“The thing we need to remember is that Yiddy was a pure neshamah. He went to be mesamei’ach at a chasunah and he danced into Gan Eden.”
Yiddy Landau’s aunt, tbl”c, added another telling point: A friend took two photos of Yiddy outside the Continental hall in Williamsburg, where he later collapsed. The photos are fuzzy. But one thing is absolutely clear: in his last minutes, Yiddy, a big smile on his face, was walking — his arm intertwined with the arms of a bent-over old man — as he helped him cross the street.
“That was my nephew. An old man needed help, and Yiddy was there to do it.” Yiddy would also put smiles on the faces of sick children and elderly patients — organizing kumzitzes for Mekimi Organization and Chai Lifeline. He was constantly involved in chessed.
Contrary to earlier reports, family sources informed Hamodia that Yiddy was 18 years old, not 19, and the fourth of five children, ybl”c, not the third of four. More important, Yiddy was not on any medication at the time of his petirah. Nor was he being treated for any medical condition. His petirah was as incomprehensible as it was sudden.
People came to the shivah to give chizuk. But they got more than they came to give. Yiddy’s father, Ari Landau, ybl”c, said he is mekabel b’ahavah this decision from Hashem. As his brother put it, “We were given a present for 18 years.”
Yiddy learned in Yeshiva Noam HaTorah in Lakewood, under the Roshei Yeshivah, shlita, Harav Bezalel Goldstein and Harav Yosef Gelbwachs. Harav Goldstein painted a picture of Yiddy that fits perfectly with the smiling bachur helping an old man. At the chasunah, when Yiddy wasn’t dancing, he was on the phone, calling the yeshivah to make arrangements for other bachurim, to make sure everyone had arrangements for the Shabbos meals. “That was on his mind when he was at a chasunah in New York — that bachurim should have meals for Shabbos.”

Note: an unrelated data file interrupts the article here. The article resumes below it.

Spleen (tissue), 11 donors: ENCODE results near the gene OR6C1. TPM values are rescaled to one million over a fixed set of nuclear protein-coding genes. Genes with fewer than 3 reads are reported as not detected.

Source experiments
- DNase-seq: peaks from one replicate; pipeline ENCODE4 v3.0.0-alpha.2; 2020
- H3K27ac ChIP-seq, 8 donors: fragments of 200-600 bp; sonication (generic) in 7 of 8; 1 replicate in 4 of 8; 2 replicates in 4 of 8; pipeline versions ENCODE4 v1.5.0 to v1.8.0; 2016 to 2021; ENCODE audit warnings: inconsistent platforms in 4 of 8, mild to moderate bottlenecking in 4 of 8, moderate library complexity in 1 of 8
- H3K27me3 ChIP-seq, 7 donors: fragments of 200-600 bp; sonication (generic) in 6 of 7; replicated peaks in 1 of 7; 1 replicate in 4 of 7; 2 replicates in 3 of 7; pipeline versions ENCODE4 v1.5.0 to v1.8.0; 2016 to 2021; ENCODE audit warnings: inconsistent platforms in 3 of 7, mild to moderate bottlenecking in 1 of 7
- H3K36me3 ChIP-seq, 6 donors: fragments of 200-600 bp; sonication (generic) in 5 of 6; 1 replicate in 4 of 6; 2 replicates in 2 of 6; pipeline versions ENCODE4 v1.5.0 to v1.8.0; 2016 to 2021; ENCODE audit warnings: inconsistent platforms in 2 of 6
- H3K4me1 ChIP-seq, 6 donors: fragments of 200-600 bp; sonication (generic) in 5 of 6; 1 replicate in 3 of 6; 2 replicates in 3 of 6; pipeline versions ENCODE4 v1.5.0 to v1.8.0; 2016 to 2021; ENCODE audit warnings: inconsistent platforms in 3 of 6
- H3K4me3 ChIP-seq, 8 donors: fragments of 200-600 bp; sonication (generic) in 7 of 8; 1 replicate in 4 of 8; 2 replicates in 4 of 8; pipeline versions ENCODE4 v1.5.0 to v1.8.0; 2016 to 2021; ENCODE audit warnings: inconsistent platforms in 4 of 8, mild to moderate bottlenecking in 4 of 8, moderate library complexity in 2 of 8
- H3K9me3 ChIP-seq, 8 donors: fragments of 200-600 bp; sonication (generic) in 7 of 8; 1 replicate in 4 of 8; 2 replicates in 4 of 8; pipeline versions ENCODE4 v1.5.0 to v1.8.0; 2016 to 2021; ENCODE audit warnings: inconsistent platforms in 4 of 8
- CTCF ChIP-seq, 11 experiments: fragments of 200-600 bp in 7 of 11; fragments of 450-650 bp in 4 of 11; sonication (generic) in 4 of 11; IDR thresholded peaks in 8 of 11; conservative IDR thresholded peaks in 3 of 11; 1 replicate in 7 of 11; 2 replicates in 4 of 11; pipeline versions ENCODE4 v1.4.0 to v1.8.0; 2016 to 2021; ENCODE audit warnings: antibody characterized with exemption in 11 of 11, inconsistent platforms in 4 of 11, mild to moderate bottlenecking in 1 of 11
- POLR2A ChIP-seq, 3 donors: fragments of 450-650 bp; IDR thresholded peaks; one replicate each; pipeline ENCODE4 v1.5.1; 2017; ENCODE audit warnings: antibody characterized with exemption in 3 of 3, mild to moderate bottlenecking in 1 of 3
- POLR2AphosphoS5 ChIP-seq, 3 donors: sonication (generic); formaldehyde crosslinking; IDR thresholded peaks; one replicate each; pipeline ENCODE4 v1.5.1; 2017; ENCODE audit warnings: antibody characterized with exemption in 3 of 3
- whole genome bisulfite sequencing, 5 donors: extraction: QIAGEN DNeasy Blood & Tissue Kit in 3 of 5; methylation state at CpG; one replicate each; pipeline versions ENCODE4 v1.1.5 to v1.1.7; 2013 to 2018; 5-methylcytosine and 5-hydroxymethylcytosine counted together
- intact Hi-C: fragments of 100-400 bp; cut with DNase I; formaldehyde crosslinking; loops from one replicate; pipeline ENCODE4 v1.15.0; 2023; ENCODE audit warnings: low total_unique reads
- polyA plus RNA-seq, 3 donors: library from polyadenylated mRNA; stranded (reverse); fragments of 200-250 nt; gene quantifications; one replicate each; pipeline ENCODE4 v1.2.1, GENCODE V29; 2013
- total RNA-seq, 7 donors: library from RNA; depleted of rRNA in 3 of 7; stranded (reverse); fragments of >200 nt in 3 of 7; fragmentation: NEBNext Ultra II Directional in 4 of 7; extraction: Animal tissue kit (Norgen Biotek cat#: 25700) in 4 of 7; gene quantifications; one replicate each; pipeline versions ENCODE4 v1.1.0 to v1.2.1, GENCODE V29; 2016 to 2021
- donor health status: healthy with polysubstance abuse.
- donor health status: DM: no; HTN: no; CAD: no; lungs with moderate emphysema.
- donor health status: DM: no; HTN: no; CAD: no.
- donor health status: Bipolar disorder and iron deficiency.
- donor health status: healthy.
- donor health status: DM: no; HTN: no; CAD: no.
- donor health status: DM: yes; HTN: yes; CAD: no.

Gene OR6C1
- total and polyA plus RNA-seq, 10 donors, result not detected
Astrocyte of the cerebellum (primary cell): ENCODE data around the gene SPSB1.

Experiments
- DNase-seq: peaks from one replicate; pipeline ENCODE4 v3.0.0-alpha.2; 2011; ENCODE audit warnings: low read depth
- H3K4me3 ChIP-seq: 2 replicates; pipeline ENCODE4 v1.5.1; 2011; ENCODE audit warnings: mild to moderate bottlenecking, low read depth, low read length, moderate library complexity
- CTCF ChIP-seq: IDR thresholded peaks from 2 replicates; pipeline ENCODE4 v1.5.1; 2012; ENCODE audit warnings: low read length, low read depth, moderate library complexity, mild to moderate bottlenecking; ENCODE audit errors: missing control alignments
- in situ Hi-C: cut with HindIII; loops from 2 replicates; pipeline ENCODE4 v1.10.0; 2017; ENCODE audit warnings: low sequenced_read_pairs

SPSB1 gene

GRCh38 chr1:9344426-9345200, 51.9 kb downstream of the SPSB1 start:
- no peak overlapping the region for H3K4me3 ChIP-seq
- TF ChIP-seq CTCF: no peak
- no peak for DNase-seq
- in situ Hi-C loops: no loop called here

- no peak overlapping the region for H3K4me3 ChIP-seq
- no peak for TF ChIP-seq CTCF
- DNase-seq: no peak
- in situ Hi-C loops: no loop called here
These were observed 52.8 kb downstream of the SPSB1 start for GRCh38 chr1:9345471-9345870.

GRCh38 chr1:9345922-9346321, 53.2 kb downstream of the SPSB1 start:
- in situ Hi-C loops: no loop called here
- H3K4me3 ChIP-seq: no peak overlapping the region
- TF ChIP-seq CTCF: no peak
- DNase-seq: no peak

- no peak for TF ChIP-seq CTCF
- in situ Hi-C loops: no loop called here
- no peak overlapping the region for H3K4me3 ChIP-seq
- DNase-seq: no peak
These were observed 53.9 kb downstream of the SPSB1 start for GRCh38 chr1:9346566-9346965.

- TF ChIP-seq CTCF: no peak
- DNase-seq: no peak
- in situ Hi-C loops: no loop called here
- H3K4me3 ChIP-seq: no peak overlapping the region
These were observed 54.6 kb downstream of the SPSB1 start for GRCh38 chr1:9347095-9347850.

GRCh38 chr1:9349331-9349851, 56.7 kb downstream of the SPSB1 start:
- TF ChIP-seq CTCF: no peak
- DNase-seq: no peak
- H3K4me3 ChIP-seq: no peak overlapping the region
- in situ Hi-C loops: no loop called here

Yiddy’s chessed and ahavas Yisrael were rooted in his ahavas haTorah. And that was rooted in his family’s deep commitment to Torah as the ikar. His role model was the tzaddik whose name he carried with pride — the Klausenburger Rebbe, zt”l, Harav Yekusiel Yehudah Halberstam.
The walls of Yiddy’s room were decorated with pictures of the Rebbe, zt”l. When he learned Chumash, Yiddy would constantly be mechaven to kushyos from the Ohr Hachaim — a sefer often quoted by the Rebbe.
Harav Goldstein adds that Yiddy enjoyed debating in learning. “When Yiddy said a sevarah, his face lit up. I would learn with him first seder, and when he had a good kushya, that was worth everything to him. A good vort made his face light up…. Yiddy always had a twinkle in his eye. He had tremendous chein. He was always happy and his smile brought out the gutzkeit in everybody who met him.”
Like his namesake, Yiddy had great hislahavus during davening. He would sing out Yehei Shmei Rabba loudly, with deep feeling.
What stays in people’s minds is the twinkle in Yiddy’s eyes. “When you saw it, it made you smile. He was more than just a happy person. His [happiness] made everyone smile.”
He was also extremely dedicated to kibbud av va’eim. He called his parents every day. And, while his friends were traveling around, having a great time, Yiddy decided that this year he wanted to spend Purim with his family, ybl”c. He wanted to have his mother’s cooking and enjoy his family.
A friend of Yiddy says that Yiddy was very responsible about being at seder every single day, and he always had a smile on his face.
“Usually when someone is niftar, his friends are left with some feeling of guilt of something they did or should have done,” the friend said. But, he continued, Yiddy left them all feeling no guilt — just a terrible sense of loss.
Yehi zichro baruch.